Kingfisher By Patricia McKillip, Hardcover: 352 pages
I have to admit, this wasn’t my favorite book by one of my favorite authors by a long shot. More like a series of vignettes with a loose thread that is frayed and often lost in what I guess was supposed to be a grand tapestry story interweaving several main characters together.
First let me back up a moment. I detest multiple perspective stories. I like to grab onto a character and experience their journey without the hither and yon that happens when you split a book into parts to follow vastly different characters with different paths, even if they all end up at the same location. I dislike following multiple characters even more if it is a first book and the author cloaks most of the story in weird foggy descriptions and perplexing “just answer one question for me please” kind of word games. I’m also not a fan of food journeys. So why am I bothering to review this at all? Because this is a fascinating if sometimes overwhelmingly frustrating book to read.
This is set in a sometime alternate future where cars are common on the coast of a blend between England and New England, but people live in a mystical faded glory of King Arthur. Where knights still take on quests, though they are just as likely to be riding motorbikes and inside limos as horses. Where armor and silk jackets, werewolves, and foggy enchantments lay heavy. And ancient Gods and the fey still wander across the land.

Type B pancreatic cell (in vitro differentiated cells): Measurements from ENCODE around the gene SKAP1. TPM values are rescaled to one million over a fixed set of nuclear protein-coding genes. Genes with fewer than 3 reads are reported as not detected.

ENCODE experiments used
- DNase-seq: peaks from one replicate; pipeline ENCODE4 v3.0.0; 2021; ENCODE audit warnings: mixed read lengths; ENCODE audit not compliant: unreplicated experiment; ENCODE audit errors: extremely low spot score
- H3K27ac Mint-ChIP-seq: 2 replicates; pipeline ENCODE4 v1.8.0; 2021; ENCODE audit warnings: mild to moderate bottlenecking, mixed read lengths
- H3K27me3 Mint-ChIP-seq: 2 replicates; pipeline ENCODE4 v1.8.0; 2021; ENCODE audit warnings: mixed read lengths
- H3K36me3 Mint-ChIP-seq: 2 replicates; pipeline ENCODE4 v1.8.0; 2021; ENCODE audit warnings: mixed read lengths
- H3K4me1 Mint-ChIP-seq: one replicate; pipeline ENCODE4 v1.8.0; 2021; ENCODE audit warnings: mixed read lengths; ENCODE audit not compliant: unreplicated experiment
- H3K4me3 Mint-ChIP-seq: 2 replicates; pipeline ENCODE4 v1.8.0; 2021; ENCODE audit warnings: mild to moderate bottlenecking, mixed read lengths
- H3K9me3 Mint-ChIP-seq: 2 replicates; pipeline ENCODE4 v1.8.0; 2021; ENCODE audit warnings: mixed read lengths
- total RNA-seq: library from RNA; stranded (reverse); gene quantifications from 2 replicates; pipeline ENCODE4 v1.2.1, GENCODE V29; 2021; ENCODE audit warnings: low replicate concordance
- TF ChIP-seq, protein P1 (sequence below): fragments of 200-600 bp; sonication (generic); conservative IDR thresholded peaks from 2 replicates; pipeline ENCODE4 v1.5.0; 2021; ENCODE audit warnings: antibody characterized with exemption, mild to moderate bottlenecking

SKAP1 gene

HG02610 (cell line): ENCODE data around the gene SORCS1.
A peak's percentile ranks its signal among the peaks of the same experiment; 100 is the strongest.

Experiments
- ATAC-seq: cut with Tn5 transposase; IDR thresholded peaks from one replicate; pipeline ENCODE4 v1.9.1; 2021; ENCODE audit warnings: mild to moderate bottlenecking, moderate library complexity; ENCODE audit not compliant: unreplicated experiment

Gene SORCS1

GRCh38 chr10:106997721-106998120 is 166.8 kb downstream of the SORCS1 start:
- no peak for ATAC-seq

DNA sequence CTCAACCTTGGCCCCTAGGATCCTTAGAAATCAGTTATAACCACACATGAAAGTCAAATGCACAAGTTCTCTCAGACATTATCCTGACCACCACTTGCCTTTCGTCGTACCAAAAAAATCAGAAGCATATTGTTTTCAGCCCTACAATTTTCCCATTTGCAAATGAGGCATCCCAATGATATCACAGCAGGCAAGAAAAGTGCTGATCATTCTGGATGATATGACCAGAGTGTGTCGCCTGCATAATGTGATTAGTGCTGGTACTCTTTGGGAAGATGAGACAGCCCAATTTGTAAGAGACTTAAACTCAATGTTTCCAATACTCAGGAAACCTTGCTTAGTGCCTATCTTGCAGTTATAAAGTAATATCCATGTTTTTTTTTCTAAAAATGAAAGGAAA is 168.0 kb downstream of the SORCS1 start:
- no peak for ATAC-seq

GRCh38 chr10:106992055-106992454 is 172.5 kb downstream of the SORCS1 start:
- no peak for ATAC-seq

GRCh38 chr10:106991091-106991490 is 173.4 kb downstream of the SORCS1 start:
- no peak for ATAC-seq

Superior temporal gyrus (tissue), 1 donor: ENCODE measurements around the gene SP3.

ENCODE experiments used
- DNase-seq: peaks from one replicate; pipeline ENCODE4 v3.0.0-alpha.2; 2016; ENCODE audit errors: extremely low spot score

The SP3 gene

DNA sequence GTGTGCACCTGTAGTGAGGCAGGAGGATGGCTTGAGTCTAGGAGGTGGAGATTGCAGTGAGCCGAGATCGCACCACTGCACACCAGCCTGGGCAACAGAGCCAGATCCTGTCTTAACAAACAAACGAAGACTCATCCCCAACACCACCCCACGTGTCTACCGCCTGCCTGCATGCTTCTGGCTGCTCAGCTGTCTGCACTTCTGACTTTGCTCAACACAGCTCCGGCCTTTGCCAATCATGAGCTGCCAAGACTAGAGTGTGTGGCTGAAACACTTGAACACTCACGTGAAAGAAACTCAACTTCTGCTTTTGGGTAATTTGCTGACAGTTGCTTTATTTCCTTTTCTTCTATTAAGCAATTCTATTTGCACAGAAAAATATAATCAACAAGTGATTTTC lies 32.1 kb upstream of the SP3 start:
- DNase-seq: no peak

We follow three, sometimes more people on a Kingfisher quest. To find a cauldron, or holy grail, or fountain of knowledge that has been lost in time and just might be found in a small coastal town filled with silences and questions. Follow a sorceress’ son, a bastard prince, a daughter of a wolf, and many others as they follow their hearts (and stomachs) on this modern retelling of King Arthur and his quest for the holy grail.